The songwriter who created Ronnie Dunn's hit "The Cost Of Living" originally had titled it "The Application," due to the stress of trying to land a gig you want.
This is about the opposite side of that situation, which can be equally difficult.
Great radio stations - looking from the outside in - seem to be a magnet for the very best people, but when you talk to the programmers of them you learn that the same “average” people apply at those places as do as every other one.
The difference between the best and the rest: programming management takes time to thoroughly interview every possible candidate for each opening and is much more selective in hiring.
They start by having each person they interview sign a confidentiality agreement and even assure the applicant that they’ll do the same if they desire, making it clear that keeping secrets is important.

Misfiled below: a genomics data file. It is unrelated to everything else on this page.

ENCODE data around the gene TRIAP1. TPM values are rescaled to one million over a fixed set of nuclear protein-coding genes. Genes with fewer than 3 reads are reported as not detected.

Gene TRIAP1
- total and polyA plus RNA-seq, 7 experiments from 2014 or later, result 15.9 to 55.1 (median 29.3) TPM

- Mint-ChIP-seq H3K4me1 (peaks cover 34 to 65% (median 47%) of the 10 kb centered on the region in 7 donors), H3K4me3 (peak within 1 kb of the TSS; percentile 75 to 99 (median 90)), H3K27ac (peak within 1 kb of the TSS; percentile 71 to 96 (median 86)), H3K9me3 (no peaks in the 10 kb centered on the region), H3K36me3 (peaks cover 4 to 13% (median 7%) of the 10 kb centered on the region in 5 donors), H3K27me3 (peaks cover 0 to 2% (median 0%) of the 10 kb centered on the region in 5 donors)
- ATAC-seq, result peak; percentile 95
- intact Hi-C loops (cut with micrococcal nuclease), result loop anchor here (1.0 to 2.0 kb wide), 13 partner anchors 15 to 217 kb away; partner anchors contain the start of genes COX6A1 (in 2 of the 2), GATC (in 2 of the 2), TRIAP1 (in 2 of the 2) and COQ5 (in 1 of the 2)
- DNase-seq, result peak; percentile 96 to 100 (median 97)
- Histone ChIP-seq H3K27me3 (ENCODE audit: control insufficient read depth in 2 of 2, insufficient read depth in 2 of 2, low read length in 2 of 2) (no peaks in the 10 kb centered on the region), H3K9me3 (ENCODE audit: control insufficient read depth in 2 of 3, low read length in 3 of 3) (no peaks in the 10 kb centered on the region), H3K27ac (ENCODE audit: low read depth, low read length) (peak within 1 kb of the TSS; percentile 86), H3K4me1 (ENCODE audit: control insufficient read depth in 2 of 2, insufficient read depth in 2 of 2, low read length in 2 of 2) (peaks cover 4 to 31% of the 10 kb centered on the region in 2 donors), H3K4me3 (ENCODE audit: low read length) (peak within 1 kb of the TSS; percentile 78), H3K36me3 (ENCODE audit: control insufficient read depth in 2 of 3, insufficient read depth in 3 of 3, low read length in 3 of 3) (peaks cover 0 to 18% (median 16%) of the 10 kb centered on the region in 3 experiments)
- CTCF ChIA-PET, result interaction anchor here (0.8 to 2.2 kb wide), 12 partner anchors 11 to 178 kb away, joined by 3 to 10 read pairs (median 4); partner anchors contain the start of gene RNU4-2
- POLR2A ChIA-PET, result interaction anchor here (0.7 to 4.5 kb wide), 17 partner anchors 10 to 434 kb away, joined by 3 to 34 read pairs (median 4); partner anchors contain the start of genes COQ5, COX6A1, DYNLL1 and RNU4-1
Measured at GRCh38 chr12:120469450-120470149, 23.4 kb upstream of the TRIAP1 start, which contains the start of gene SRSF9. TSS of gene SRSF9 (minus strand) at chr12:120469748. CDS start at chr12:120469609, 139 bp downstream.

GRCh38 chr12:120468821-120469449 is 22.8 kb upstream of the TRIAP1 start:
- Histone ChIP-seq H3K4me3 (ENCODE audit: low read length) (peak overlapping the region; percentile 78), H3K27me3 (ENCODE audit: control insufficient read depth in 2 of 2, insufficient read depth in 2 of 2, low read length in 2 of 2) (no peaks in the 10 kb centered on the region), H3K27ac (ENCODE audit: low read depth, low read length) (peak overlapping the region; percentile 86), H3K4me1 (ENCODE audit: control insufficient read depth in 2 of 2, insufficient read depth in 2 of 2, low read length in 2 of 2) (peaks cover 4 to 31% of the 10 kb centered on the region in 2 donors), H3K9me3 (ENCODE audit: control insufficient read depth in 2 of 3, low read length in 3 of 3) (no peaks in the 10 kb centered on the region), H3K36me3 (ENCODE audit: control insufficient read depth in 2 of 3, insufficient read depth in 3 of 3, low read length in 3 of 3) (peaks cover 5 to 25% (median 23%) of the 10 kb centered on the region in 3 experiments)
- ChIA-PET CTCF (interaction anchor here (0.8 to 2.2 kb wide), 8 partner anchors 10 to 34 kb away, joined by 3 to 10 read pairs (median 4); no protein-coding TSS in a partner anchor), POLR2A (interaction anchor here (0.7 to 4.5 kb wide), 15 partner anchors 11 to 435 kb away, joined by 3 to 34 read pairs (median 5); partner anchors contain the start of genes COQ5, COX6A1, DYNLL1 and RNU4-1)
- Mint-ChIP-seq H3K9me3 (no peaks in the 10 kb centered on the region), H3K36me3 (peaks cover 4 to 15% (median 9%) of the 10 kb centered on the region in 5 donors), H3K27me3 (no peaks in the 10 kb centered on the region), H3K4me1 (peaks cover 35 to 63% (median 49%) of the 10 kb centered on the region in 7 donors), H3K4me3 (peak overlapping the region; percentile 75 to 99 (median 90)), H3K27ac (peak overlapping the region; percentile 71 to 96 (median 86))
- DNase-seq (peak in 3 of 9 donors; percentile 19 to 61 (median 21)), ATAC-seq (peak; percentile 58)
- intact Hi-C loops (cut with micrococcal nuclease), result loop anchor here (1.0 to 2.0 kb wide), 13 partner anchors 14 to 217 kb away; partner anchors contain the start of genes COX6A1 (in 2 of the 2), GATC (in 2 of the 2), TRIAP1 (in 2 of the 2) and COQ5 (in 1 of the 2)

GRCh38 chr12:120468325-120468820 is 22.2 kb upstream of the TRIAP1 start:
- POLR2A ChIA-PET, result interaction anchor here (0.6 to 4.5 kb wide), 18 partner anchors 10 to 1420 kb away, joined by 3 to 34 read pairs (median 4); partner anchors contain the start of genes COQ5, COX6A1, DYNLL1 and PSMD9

They want to know..
- Exact detail of experiences from each radio station they have worked.
- How they got into radio.
- What interests them most about listeners.
- What they see as their strengths as well as their own weaknesses.
- Name of individuals you can contact that are NOT on their resume.
- What would five of their closest friends say about them?
- Where do they hope/plan to be in five years? Ten years? Next year?
- What are their philosophies - whether they have ever programmed a radio station before and even though they are not applying for a PD position - on music, info, personality and promotion.
- Contest some of their assertions just to see how diplomatically they can defend their position and also how sell they handle criticism of their opinions.
Don’t permit yourself to take shortcuts in this process if your goal is to hire and hold onto the very best people.